He slowly crawled out of his tent and looked around, shielding his eyes against the glare of the sun. For at least a mile in any direction, right up to the foothills that surrounded the plain, he could see nothing but sharp-edged salt formations that he knew would lacerate his bare feet and break his ankles if he tried to walk across the formations. At least that’s what he’d been informed after the trial.
The snow-streaked mountains in the distance seemed to dance and shimmer as he gazed at them, and he tried not to recall the military judge’s final pronouncement: “The jury has declared you guilty of the crime of second-degree murder by negligence of three civilians. You shall now serve a ten-year sentence which also will result in either your complete rehabilitation or your death. You will be placed in isolation for a term of not less than six months in an inescapable setting known as the Devil’s Golf Course and then returned to a prison stockade, the location to be determined. You will be monitored and returned to your camp if you do attempt to escape, and you will not be provided with anything more than the basic means of survival – a regular supply of food and water and soap, shelter, toilet facilities, but certainly no electronic device to allow you to communicate with others, especially not one similar to the texting device you employed to cause the deaths for which you have been hereby adjudged as directly responsible. So rules the court.”
He glanced back at his one-man tent, and sure enough, a package about the size of a basketball had been placed behind it during the night. Probably a gallon jug of water, some fresh vegetables and fruit, another MRE, a container for his waste. He knew that already from his last briefing.
His thumbs moved involuntarily, and he shook his hands and jumped up and down until his body was calm again, but not until after sweat had popped out on his forehead. Even during an early morning in late October, the temperature in Death Valley was already climbing, and in spite of the anti-heat inoculation he’d received, he did not feel comfortable.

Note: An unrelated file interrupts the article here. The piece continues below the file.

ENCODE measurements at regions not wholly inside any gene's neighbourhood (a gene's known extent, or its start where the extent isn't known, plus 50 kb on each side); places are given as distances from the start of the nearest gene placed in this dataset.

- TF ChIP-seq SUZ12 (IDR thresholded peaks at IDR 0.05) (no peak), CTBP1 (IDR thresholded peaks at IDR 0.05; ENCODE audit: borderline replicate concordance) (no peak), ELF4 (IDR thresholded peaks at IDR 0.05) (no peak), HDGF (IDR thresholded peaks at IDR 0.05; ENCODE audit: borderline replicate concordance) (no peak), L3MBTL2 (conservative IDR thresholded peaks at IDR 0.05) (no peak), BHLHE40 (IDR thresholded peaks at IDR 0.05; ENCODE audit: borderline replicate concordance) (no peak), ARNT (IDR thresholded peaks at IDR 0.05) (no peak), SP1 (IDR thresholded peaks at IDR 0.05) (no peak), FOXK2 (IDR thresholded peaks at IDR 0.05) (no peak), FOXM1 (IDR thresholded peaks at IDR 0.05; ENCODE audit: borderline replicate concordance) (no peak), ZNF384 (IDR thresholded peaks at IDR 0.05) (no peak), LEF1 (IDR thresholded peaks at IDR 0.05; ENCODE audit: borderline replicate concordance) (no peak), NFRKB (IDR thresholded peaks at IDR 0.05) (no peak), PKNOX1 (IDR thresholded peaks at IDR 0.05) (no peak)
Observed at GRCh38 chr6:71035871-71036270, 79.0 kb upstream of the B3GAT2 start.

The images that had been imprinted on his brain pushed into his consciousness … the three mangled, bloody, and burnt bodies inside the crumpled vehicle from which the roof had been removed after his transport vehicle had ridden over it and crushed before it caught fire. The medical officer had told him that in time they’d fade away, but he’d dreamed last night, all night, each dream starting with him texting his fiancée and ending with him staring down at the nest of bodies in the car.
Breakfast? Why not? He certainly wasn’t going to bash out his brains with a rock or a piece of salt, or stop eating and drinking and die of dehydration, and even if he did try to commit suicide the hidden cameras would alert a supervisor who would be on top of him before he could shed more than a few drops of blood. And then he’d be yanked out of here so quickly that his sweat wouldn’t have a chance to dry before he’d be dumped in a cell underground, with stale air pumped in and out and a single bulb in the ceiling, protected by a grill, instead of the sun and fresh, if overheated, air he had out here.
He lit the propane burner and poured a little over a cup of water into a disposable aluminum pan and waited for it to boil while he pulled the tab on a cinnamon-oatmeal mush MRE. He dropped a rounded spoonful of instant coffee into an enameled cup, and when the water started to roil he poured it into the cup, turned down the flame, and placed the MRE atop of it, wondering how long he should leave it. And how long he should wait until the next MRE, and whether it would be turkey or pork or beef pot pie, and when the next time would be that he would see an actual human being, and if his fiancée would be thinking of him now, and what the high temperature today would be and the low tonight, and whether the relatives of the three people he’d kill would hunt him down and enact vengeance … and he slowly crumpled to his knees, salty tears running down his face and into the salt crystals that made up much of the ground, knowing that the wet crystals might melt for an instant, but at least they’d be whole again when they dried.